By The Insight Post Uganda
In a bid to combat the rising incidence of crime across Uganda, there is a growing call for the government to establish resettlement facilities for former convicts.
Morris Kizito, the Country Director of Mission After Custody (MAC), an organisation dedicated to assisting current and former prisoners, highlights a critical need for such facilities to address the challenges faced by ex-inmates upon their release.
Kizito underscores that the absence of suitable accommodation for ex-convicts has contributed significantly to the surge in criminal activities in the country. Many individuals, he points out, exit prison only to find themselves thrust into an uncertain and often desperate life. Some former prisoners, tragically, struggle to reconnect with their families and loved ones.
“These individuals confront an array of challenges that compel them to engage in criminal activities shortly after leaving prison,” notes Kizito.
The director explains that while incarcerated, inmates establish friendships, and receive essential amenities such as food, medication, and education. Regrettably, some are unable to sustain these basic needs upon their release.
As Kizito elaborates, these ex-convicts often experience a sense of alienation from their communities, feeling neglected and marginalized. This, in turn, pushes them towards criminal pursuits as a means of survival.
Now, he warns that once released prisoners feel excluded, the likelihood of them joining criminal networks and, ultimately, returning to incarceration significantly increases.
Disturbing statistics from five years ago reveal that the Uganda Prisons Service recorded a re-offending rate of 40%. In simpler terms, out of every 100 inmates released, a staggering 40 would find themselves back in prison within a year.
This concerning trend was also acknowledged by the Uganda Police Force report of 2009, which highlighted that many individuals leaving prison were immediately treated as regular offenders by law enforcement.
Currently, MAC has provided shelter and support to more than 500 homeless individuals, a population that includes international deportees and local people struggling with homelessness.
To mitigate the cycle of re-offending within the areas of incarceration, Kizito proposes a solution. The director urges the Ministry of Internal Affairs to construct resettlement homes for ex-prisoners.
Moreover, he suggests allocating land for the establishment of income-generating projects to equip former inmates with valuable skills that can help them reintegrate into society productively upon their release from prison.
In the pursuit of a safer, more rehabilitative approach to criminal justice, the establishment of resettlement facilities and vocational programs represents a significant step forward for Uganda.
It not only offers a lifeline to those who have served their sentences but also holds the potential to reduce crime rates and re-offending, thereby fostering a more secure and harmonious society for all.
According to Kayinga Muddu Yisito, the Coordinator- Community Transformation Foundation Network, the rehabilitation of ex-convicts is of paramount importance for several compelling reasons, as it not only benefits individuals who have served their sentences but also contributes to the overall well-being of society.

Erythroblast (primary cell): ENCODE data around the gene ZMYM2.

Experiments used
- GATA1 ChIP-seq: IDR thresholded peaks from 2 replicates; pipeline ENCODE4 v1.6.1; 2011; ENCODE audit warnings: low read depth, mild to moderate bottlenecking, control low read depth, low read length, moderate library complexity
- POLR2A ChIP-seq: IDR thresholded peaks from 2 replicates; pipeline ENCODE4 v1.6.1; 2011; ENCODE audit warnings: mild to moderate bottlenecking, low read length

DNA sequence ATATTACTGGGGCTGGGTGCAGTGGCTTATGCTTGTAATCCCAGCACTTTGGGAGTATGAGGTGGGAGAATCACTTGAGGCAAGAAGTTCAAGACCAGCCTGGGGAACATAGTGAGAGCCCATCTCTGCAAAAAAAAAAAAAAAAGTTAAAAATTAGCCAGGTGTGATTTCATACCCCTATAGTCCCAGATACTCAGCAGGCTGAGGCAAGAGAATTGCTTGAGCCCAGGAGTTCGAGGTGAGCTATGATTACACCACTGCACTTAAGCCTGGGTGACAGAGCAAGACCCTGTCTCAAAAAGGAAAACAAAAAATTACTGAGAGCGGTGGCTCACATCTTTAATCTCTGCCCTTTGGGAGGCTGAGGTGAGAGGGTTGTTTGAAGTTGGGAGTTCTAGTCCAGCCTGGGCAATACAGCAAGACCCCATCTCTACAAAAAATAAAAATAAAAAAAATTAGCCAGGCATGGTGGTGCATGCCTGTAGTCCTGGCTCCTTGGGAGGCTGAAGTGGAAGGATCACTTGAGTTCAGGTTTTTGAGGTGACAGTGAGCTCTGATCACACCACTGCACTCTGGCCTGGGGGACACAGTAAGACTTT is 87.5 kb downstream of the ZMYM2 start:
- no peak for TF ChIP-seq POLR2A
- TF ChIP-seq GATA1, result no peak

One of the primary reasons cited by Kayinga is that these initiatives offer vital support, encompassing job training, housing assistance, and counselling, effectively diminishing the likelihood of ex-convicts reverting to criminal life. By addressing the underlying causes of criminal behaviour and affording individuals a fresh start, resettlement programs disrupt the cycle of reoffending.
Successful resettlement ensures that ex-convicts reintegrate into society as law-abiding citizens, subsequently bolstering community safety by mitigating the potential threats posed by individuals who might otherwise be drawn into criminal activities.
Kayinga contends that resettlement also assumes a pivotal role in facilitating the reintegration of ex-convicts within their communities. It allows them to reconstruct relationships, recover a sense of belonging, and make positive contributions to society. This approach recognises the value of second chances and offers the essential support required for individuals to achieve successful reintegration.
Moreover, he points out that a significant number of ex-convicts encounter formidable obstacles when attempting to secure employment, primarily due to their criminal records. Resettlement programs often encompass vocational training and job placement services, providing individuals with the tools to seek lawful employment and attain self-sufficiency.
Furthermore, Kayinga explains that these initiatives help individuals overcome the stigma associated with incarceration, empowering them to reclaim their self-esteem. This psychological restoration represents a fundamental milestone on the path to successful reintegration and rehabilitation.
However, the efficacy of resettlement programs carries the added benefit of alleviating the strain on overcrowded prison systems. As fewer ex-convicts return to incarceration due to successful reintegration, these initiatives not only conserve valuable resources but also enable correctional facilities to shift their focus from mere containment to meaningful rehabilitation efforts.